Manager, Peer, Direct Report - a Colleague with a working relationship and a vested interest in the success of the colleague - Colleagues are coaches for one another


Enhancement of Overall Effectiveness or Performance - can also be Corrective (i.e. changing problematic behaviors)

Building a relationship of openness & trust and either Performance Enhancement or Development/Growth

Feedback and use of information

Confidential with boundaries on use depending if purpose is Developmental (for Coachee only) or Corrective (Administrative use)

Personal use - Performance and Developmental feedback are both shared - Corrective (Administrative use) can occur for problems if they "escalate"

Flow of Feedback

Generally one way - coach to coachee

Generally two way - coaching flows between colleagues committed to being coaches for one another

Source of Feedback

360 degree Assessments and/or interviews with stakeholders

Day to day interactions and third party feedback

General focus of the Coaching Conversation

Review of what's working and what's not; Questioning to explore role the coachee played in outcomes; Exploring options; Creating a plan for the coachee to move forward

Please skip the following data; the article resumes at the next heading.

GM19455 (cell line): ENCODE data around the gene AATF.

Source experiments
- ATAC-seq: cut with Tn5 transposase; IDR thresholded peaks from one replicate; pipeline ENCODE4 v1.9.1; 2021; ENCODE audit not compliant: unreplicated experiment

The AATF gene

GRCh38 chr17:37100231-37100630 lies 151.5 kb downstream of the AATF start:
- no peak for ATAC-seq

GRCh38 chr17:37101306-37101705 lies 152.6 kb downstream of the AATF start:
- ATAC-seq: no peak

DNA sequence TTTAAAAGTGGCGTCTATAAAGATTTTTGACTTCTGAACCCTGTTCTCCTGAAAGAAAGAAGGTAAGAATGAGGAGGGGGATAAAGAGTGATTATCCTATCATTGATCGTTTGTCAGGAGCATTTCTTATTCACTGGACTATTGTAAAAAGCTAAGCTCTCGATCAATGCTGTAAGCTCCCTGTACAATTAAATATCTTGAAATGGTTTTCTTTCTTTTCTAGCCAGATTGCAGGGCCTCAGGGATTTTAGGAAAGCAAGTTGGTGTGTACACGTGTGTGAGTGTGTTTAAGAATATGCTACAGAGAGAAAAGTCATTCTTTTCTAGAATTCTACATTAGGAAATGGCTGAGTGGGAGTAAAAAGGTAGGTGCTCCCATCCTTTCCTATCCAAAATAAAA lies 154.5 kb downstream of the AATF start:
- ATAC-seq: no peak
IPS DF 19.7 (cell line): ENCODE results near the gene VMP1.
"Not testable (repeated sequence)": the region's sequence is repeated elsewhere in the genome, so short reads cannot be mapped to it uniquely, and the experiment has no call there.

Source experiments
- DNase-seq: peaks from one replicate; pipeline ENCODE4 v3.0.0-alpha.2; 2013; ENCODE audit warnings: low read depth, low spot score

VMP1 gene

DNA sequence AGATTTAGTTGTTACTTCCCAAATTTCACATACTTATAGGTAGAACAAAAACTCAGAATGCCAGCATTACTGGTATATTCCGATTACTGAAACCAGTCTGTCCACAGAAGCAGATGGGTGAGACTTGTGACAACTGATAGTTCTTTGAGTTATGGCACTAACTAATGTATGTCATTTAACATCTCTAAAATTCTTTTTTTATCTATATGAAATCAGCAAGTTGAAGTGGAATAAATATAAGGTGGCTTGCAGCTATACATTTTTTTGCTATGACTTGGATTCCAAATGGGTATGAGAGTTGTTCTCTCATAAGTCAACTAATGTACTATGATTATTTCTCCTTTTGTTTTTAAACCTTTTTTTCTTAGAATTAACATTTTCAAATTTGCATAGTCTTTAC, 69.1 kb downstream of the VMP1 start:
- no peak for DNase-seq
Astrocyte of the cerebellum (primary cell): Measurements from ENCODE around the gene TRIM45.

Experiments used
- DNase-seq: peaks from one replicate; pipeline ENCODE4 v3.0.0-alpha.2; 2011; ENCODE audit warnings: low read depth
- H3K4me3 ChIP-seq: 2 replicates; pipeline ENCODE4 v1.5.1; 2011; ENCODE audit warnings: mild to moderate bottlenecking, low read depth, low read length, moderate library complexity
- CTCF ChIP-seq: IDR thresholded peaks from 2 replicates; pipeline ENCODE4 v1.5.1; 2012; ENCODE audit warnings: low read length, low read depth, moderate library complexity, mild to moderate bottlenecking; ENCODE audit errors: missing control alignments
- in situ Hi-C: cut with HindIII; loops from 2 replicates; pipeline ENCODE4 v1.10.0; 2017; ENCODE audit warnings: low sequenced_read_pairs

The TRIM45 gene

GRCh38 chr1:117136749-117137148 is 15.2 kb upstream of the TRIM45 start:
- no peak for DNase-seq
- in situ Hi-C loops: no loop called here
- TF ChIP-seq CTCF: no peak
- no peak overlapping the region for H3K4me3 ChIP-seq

Mutual sharing of perceptions and working experiences to encourage mutual learning; Exploring problem-solving options; Creation of a plan both parties support in moving forward

Subject Matter Expertise of the Coach

Consultant, Psychologist, or other trained helping professional

Based on personal career experience of the coach acting as the coach

Structure of Coaching Interaction

Usually planned or scheduled

Often spontaneous but can be planned in advance


Built into scope of structured time period of coaching assignment

Flexible to the two parties to conduct follow-up actions based on coaching agreements

In my work as an organizational consultant, I see the creation of true "High Performance Coaching Cultures as the next wave. The clear possibility is that an entire culture can adopt this powerful collegial approach and common coaching process model of coaching, and create this compelling vision for their organization.

In a COACHING CULTURE, all members of the culture fearlessly engage in candid, respectful coaching conversations, unrestricted by reporting relationships, about how they can improve their working relationships and individual and collectivework performance.

All have learned to value and effectively use feedback as a powerful learning tool to produce personal and professional development, high-trust working relationships, continually-improving job performance, and ever-increasingcustomer satisfaction.

Crane Consulting is focused on helping organizations achieve the creation the culture that enables sustainable levels of high-performance from their leaders and teams. We invite you to join us on this journey.


Announcing in January, 2005...The Heart of Coaching workshop and certification are being held in San Diego, CA. Please click on News above for dates, location and registration information.